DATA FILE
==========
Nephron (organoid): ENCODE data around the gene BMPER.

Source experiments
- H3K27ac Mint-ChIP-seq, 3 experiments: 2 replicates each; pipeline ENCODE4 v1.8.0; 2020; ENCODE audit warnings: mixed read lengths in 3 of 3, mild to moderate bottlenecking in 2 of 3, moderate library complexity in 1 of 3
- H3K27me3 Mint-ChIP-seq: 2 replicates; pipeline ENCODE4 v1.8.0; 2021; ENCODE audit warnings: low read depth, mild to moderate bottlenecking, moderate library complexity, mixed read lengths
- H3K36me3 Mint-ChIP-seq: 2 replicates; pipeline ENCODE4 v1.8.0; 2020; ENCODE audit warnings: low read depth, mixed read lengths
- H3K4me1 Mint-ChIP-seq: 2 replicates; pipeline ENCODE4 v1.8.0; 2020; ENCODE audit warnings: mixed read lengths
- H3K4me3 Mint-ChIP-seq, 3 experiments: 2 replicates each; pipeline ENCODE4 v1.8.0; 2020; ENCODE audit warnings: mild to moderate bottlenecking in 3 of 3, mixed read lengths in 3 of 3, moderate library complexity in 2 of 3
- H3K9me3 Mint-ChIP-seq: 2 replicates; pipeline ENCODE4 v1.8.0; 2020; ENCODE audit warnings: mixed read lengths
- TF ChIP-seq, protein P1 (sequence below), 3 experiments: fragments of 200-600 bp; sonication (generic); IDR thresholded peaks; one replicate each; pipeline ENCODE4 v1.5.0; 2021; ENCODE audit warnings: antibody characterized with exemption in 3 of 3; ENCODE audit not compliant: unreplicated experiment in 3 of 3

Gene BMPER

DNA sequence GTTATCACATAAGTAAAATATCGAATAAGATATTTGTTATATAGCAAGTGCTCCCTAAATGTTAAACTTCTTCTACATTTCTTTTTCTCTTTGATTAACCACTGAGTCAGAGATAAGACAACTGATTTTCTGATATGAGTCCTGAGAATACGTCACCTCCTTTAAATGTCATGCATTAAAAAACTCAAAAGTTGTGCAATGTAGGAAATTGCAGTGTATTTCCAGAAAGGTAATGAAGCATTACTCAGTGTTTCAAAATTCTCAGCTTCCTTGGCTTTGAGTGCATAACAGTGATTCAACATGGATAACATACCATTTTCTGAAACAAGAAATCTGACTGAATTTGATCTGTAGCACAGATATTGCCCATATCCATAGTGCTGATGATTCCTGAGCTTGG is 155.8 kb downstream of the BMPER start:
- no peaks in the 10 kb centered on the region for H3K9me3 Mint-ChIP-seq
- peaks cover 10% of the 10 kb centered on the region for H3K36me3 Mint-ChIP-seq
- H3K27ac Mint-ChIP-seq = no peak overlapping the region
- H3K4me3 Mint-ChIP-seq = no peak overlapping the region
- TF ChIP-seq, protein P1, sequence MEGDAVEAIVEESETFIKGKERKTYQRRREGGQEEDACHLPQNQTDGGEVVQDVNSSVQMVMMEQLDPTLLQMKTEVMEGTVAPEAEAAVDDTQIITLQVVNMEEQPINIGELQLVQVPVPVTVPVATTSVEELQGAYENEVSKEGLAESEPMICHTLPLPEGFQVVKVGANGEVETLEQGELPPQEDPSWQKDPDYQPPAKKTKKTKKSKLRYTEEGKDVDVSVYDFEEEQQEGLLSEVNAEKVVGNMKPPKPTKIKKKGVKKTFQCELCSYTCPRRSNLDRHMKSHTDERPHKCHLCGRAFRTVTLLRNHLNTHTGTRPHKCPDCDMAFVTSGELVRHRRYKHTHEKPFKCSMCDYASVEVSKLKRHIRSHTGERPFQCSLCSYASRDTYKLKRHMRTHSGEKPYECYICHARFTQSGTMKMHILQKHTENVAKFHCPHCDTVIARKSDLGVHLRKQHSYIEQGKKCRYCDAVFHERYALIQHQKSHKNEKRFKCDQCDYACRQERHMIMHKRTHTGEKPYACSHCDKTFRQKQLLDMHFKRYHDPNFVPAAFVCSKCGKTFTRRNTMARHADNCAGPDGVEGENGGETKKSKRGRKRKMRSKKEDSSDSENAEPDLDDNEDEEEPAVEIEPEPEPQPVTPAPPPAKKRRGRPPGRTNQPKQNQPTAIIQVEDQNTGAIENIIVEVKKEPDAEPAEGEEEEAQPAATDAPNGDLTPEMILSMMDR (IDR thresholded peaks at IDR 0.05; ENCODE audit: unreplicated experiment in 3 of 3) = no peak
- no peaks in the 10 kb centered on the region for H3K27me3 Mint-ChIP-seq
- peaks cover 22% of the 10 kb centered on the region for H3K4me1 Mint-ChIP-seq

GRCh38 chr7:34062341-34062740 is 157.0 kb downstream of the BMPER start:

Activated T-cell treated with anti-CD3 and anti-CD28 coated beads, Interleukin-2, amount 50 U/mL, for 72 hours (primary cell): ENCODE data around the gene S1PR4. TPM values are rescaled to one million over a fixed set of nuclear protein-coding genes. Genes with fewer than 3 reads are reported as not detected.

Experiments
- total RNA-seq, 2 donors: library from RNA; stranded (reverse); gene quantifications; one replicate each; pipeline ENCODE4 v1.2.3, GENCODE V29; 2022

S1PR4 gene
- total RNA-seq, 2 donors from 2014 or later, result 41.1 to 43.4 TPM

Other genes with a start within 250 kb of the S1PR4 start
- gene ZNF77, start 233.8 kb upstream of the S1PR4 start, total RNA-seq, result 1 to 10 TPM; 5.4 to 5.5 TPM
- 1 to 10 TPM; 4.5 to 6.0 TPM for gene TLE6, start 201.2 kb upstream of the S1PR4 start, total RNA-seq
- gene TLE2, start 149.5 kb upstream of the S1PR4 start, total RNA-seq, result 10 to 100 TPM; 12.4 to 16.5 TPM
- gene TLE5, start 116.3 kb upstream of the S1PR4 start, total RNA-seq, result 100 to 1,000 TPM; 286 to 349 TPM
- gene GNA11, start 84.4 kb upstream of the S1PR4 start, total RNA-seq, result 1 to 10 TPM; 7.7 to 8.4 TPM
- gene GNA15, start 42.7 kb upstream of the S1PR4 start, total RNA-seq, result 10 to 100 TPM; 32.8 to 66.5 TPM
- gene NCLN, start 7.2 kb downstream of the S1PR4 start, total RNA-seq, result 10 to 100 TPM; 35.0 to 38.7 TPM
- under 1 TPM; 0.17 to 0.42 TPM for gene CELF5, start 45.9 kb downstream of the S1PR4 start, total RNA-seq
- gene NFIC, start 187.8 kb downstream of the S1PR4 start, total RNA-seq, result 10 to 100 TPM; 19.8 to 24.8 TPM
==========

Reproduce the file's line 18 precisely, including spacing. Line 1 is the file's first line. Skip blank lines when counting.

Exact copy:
- peaks cover 22% of the 10 kb centered on the region for H3K4me1 Mint-ChIP-seq